Let us continue our analysis with a simpler example. Supposing you are in a joint venture with a partner
(for simplification, we assume that it’s officially and properly registered – the reason for this assumption will be stated later), why would you want to end the economic relationship? May I ask you to please try to answer this question too before reading on? The reasons could include the following:
1. Commercial reason. You came to the conclusion that you can get more or do better on your own than in the joint venture;
2. Your control or say in the company does not reflect your overall contribution in terms of human, technical and financial resources;
3. Dishonesty. Your partner is always giving you a wrong report about the state of affairs in the company. He always manipulates data. In other words, he is a cheat;
4. You have practically no control or say in how the company is being run;
5. You have practically no control or say in how the profit of the company is being shared and invested;
6. Incompatibility in management style and general development of the company;
7. Your financial reward is not proportional to your contribution (this is not the same as 1 and 2);
8. To your greatest surprise, you discovered that your partner is not as competent as you initially thought;
9. Your partner enters into secret deals on behalf of the company. (not the same with 3);
10. You never gave your consent to the joint venture in the first place. To your greatest surprise, you discovered that your great grandfather was forced into the joint venture.
I. HISTORICAL FACTOR.
In other to deal with this issue comprehensively, it’s of utmost importance to remind ourselves again about the emergence of
While watching a documentary film about Fela Anikulapo kuti on Youtube titled ‘exciting interview,’ there was a scene where Nigerian soldiers speaking in Hausa shot to death at close range a harmless and armless Biafran teenager who was lying in the bush, almost naked with hands tied together. After shooting the poor boy, his corpse was dragged on the ground like a goat and disposed off like a dog. Believe me, I almost fainted when I saw this horrible video. It was difficult for me to control the tears that ran down my cheeks. I thought to myself, ‘how could some people be so wicked to that extent?’ I thought to myself, ‘how could people, who claimed to have good intentions for the country, be so heartless?’ I thought to myself, ‘how could people who claim that they had good intention for the people they were fighting commit murder on such a large scale all in the name of keeping Nigeria one?’ I thought to myself, “is it a crime for an ethnic group or groups to decide to live separately in their ‘own’ sovereign country, and concentrate their ‘own’ resources into their own development?” If anybody has any doubts as regards to what I have just narrated, please log on to youtube.com, type fela in the search box and press enter. It’s in part 1 of ‘the exciting interview.’ The issue of Ndigbos, who make up about 22% of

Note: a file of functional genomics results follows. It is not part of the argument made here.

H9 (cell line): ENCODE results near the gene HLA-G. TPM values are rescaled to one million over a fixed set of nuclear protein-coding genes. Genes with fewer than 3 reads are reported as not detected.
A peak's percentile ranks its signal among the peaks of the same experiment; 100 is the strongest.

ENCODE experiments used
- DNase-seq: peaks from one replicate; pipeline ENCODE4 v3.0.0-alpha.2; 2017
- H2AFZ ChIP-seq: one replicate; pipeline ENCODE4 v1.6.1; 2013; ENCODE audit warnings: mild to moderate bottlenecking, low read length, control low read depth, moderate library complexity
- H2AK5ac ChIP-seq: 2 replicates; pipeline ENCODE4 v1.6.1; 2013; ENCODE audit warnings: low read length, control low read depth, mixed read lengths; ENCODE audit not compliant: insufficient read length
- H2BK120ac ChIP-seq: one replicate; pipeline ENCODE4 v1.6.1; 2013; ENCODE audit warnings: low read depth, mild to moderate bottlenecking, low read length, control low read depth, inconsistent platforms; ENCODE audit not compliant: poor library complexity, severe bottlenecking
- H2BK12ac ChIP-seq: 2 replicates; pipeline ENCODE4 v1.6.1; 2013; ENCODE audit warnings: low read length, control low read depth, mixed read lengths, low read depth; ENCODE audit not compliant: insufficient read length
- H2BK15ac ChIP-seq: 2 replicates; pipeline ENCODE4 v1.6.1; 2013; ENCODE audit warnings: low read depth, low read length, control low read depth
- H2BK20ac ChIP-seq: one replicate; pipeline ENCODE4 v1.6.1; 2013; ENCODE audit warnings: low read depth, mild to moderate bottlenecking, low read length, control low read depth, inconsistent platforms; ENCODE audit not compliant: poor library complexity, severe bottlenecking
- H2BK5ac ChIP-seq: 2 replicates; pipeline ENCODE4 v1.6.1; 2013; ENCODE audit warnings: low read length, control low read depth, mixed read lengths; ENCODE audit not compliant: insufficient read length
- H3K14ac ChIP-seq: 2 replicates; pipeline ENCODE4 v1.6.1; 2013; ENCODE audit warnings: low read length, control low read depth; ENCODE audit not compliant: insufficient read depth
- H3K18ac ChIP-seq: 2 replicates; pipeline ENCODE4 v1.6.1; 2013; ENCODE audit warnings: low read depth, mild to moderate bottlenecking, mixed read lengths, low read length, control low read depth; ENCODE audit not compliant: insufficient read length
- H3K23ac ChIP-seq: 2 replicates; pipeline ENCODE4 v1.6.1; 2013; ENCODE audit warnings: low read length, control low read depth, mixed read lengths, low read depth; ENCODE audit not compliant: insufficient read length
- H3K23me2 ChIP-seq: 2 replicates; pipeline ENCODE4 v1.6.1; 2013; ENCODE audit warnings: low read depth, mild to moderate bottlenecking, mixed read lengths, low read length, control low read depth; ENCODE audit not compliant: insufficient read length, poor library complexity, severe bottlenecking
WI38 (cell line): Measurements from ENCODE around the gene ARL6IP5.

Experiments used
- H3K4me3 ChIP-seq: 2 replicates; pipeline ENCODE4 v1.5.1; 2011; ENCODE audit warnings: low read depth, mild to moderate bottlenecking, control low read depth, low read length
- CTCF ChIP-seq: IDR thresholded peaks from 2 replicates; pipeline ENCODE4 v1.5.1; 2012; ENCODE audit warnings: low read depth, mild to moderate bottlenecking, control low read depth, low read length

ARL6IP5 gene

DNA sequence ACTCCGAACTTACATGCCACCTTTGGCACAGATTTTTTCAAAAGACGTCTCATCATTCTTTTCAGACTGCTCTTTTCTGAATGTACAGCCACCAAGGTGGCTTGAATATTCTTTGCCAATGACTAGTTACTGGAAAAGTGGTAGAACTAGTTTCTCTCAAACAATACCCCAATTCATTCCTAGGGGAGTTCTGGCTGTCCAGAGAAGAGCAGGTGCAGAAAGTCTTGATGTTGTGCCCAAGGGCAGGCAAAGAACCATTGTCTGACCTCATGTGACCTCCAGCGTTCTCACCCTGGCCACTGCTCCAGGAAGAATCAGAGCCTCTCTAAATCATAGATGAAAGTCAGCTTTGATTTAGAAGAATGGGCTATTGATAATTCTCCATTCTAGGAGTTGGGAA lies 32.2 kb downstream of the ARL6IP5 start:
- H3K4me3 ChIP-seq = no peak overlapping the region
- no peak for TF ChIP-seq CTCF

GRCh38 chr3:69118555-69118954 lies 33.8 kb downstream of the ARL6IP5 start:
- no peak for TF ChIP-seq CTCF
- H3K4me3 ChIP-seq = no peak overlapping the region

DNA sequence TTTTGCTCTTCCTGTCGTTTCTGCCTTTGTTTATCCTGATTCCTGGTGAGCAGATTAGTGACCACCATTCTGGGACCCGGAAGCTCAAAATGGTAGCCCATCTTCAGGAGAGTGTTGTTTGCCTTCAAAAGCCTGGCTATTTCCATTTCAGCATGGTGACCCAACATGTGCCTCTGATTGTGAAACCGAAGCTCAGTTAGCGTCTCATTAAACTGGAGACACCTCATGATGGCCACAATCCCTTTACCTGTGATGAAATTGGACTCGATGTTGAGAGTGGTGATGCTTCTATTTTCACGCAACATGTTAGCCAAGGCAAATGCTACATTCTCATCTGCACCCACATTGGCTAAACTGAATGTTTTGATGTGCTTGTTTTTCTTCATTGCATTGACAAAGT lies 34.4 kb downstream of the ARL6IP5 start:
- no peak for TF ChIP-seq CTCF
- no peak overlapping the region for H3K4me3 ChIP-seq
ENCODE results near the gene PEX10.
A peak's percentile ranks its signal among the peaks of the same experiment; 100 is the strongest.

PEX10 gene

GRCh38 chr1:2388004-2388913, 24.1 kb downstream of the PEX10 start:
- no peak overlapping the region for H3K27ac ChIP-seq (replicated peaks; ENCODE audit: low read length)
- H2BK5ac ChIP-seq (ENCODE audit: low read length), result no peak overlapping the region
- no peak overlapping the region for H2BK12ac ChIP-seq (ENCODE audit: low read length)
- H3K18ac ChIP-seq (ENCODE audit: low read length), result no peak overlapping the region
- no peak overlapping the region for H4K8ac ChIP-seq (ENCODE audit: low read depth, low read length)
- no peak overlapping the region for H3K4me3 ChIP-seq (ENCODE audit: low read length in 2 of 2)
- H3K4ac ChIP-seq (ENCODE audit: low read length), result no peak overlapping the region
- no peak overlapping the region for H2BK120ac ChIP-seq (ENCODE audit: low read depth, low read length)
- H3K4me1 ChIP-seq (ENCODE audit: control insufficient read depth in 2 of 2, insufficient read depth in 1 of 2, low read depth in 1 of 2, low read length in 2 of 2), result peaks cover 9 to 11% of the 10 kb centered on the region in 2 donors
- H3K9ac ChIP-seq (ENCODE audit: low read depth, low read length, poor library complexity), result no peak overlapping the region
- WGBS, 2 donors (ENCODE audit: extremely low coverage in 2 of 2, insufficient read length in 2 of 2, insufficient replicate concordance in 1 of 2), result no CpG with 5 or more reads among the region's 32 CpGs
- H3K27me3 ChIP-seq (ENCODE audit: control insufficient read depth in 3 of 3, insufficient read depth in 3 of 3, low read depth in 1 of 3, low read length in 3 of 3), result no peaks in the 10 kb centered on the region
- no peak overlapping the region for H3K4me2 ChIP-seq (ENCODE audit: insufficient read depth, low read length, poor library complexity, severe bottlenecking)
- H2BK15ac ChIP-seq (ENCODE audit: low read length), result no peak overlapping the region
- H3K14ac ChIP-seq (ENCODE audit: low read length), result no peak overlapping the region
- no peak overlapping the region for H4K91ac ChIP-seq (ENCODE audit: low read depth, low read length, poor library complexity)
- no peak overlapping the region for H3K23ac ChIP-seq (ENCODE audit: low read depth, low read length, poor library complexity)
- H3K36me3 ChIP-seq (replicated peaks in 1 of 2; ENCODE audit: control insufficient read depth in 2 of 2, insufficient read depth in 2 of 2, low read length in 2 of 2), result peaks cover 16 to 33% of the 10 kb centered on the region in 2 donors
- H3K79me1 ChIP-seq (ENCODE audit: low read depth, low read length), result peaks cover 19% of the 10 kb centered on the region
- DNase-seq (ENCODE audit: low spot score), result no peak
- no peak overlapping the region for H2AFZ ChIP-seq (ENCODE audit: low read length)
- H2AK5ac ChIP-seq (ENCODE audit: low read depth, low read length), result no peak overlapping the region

What I want to draw your attention to now is the ‘legality,’ or to be more precise, the ‘illegality,’ of the formation or emergence of
1. Was there a formal offer from the British to the respective ethnic groups in the south as regards to the amalgamation of the south with the north?
2. Was there a formal offer from the north to the Yorubas, Ndigbos, Ijaws, Ibibios, Efiks and other ethnic groups in the south?
3. Did the Yorubas, Ndigbos, Ijaws and other ethnic groups in the south have their respective independent parliaments then?
4. If yes, was there a formal deliberations of the offer from the British or the north at the independent parliaments of the respective ethnic groups in the south?